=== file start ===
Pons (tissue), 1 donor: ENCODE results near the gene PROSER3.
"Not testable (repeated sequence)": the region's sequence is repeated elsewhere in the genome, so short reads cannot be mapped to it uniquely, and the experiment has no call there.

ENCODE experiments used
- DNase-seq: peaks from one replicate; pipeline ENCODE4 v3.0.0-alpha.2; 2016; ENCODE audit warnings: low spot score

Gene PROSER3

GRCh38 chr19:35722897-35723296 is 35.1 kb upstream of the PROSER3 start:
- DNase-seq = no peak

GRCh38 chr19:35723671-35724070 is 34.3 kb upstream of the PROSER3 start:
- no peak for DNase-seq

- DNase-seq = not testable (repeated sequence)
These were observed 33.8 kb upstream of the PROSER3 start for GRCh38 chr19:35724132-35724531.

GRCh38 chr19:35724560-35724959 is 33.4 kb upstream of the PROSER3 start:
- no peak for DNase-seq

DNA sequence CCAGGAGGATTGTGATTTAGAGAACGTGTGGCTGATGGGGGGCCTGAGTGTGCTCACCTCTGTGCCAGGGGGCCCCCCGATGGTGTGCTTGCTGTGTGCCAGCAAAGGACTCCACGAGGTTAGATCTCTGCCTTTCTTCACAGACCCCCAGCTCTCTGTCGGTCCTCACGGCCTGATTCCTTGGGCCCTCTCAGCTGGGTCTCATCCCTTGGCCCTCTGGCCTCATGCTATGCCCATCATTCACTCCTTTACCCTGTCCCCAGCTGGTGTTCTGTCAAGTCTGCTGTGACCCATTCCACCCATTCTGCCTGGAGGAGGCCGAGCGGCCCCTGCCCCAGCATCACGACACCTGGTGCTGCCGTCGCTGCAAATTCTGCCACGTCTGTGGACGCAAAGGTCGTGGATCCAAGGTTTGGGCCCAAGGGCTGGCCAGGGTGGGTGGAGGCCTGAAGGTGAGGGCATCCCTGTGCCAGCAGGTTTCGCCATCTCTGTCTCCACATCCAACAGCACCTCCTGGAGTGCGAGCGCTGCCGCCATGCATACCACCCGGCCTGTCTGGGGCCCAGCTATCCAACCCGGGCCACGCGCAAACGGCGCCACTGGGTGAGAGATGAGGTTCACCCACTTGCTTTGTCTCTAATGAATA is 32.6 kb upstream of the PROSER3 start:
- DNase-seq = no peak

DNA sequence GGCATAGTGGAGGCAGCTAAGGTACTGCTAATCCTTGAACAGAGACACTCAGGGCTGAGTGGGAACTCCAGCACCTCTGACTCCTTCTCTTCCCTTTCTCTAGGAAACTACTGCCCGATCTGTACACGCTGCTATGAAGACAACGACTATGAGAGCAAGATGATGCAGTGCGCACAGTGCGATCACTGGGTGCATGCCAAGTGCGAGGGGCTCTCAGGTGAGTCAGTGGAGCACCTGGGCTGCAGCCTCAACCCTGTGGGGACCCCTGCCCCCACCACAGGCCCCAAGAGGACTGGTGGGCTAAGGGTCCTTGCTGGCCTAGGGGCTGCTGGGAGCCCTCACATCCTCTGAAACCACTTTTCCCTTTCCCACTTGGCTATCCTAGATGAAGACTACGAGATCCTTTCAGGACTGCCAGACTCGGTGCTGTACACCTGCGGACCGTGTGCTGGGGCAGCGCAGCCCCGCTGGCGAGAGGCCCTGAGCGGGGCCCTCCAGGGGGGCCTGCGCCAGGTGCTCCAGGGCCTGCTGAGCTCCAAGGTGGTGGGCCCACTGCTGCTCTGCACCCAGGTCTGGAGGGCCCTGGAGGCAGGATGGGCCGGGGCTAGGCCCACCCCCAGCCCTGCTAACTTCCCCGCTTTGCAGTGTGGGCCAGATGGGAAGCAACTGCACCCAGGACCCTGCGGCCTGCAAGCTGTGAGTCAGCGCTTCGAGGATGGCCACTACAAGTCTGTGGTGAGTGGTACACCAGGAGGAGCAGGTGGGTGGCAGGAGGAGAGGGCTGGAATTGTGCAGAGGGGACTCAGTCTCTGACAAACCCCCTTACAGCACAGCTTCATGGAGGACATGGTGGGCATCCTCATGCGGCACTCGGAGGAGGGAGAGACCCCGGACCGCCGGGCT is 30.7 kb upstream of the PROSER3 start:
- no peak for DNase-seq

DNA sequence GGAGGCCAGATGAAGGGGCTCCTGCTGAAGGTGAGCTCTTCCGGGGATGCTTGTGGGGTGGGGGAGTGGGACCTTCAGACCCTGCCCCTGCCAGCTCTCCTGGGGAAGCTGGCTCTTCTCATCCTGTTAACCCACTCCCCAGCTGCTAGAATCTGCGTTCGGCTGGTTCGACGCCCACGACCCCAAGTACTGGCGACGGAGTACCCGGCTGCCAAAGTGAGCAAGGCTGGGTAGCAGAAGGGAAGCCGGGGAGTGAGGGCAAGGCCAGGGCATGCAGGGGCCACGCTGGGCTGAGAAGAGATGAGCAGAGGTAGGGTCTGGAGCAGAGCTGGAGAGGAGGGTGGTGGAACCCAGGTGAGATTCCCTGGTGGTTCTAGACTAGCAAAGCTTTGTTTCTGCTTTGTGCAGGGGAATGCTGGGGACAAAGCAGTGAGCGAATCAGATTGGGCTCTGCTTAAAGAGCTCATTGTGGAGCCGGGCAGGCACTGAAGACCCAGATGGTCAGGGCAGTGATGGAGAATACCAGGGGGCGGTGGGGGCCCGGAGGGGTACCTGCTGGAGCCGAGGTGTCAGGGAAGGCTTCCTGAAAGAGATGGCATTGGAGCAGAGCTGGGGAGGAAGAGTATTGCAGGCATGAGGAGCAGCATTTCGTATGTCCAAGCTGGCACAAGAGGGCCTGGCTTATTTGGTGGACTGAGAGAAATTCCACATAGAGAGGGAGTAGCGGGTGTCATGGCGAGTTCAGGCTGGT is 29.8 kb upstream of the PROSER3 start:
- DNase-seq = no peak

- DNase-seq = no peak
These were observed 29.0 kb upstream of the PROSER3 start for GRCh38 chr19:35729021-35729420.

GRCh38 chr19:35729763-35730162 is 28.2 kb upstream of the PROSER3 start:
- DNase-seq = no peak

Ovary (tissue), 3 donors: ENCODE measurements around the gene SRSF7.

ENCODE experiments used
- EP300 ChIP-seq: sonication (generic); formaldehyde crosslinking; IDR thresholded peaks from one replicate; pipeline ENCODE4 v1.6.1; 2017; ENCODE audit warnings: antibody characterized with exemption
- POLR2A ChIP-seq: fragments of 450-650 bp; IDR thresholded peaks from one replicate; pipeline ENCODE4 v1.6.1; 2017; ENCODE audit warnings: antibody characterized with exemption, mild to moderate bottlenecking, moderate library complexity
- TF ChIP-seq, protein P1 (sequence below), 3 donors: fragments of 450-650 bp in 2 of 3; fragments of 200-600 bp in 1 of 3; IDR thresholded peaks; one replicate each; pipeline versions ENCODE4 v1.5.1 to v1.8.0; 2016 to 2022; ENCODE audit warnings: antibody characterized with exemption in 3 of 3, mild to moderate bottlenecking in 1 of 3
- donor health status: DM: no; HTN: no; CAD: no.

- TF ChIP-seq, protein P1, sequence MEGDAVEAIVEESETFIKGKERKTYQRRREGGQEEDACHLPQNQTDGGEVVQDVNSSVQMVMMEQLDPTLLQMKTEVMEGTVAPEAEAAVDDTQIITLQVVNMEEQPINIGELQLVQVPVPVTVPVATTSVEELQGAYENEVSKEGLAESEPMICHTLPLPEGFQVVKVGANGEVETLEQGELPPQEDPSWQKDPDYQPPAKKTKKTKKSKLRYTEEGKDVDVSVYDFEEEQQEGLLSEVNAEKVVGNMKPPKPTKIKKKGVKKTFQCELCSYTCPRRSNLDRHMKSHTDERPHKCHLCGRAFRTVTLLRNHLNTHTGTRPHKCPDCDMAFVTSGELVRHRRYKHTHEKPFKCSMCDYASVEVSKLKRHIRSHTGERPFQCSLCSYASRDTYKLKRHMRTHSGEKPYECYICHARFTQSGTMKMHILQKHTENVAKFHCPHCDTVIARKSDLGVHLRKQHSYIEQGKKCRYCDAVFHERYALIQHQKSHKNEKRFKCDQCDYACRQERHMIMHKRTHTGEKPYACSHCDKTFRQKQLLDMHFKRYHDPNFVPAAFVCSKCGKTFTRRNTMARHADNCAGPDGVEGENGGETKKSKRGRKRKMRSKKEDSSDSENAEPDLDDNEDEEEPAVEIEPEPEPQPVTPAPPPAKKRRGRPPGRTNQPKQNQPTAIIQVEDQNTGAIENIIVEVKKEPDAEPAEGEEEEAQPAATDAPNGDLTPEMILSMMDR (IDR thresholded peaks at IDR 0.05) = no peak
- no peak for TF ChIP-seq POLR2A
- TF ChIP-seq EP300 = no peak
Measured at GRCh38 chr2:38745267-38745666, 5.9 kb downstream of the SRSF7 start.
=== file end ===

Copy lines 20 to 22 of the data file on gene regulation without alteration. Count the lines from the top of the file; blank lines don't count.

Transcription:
- DNase-seq = no peak
These were observed 29.0 kb upstream of the PROSER3 start for GRCh38 chr19:35729021-35729420.

GRCh38 chr19:35729763-35730162 is 28.2 kb upstream of the PROSER3 start: